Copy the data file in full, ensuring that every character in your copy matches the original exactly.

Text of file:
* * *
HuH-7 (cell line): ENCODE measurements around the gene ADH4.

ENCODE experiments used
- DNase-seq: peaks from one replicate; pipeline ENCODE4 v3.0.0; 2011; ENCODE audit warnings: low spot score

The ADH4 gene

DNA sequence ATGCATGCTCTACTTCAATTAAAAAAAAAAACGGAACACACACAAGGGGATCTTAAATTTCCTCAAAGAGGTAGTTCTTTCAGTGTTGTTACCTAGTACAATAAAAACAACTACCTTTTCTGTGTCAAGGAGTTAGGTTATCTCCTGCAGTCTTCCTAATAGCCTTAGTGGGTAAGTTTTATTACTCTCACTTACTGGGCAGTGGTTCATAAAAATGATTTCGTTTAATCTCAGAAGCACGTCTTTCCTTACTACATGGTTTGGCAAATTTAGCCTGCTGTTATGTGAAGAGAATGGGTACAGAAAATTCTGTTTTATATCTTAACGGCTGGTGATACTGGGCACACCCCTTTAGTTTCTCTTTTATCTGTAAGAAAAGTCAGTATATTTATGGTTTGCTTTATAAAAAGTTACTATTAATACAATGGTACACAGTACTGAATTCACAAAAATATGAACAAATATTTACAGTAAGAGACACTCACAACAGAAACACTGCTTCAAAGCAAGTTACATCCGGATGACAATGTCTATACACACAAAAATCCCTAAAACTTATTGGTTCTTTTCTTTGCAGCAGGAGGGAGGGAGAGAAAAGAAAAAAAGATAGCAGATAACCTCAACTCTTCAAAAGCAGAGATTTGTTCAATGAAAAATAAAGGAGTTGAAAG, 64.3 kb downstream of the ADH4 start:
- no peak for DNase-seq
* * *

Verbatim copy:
HuH-7 (cell line): ENCODE measurements around the gene ADH4.

ENCODE experiments used
- DNase-seq: peaks from one replicate; pipeline ENCODE4 v3.0.0; 2011; ENCODE audit warnings: low spot score

The ADH4 gene

DNA sequence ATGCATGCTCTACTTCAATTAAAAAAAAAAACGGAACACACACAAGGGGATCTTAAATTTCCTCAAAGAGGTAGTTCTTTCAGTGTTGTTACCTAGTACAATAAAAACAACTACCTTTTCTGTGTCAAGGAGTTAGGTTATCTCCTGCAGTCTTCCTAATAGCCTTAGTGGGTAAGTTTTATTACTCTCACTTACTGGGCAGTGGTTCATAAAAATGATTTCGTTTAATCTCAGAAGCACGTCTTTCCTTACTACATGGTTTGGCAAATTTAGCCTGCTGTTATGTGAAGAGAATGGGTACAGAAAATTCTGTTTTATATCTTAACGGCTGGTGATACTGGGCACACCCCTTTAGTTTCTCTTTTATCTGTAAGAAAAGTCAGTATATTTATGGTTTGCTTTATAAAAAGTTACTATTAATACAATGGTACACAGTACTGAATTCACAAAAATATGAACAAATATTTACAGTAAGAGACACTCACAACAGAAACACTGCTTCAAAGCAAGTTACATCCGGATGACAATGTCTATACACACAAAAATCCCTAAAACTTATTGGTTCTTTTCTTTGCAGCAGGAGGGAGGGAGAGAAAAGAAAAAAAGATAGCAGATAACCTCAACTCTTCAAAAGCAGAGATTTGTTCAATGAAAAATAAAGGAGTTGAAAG, 64.3 kb downstream of the ADH4 start:
- no peak for DNase-seq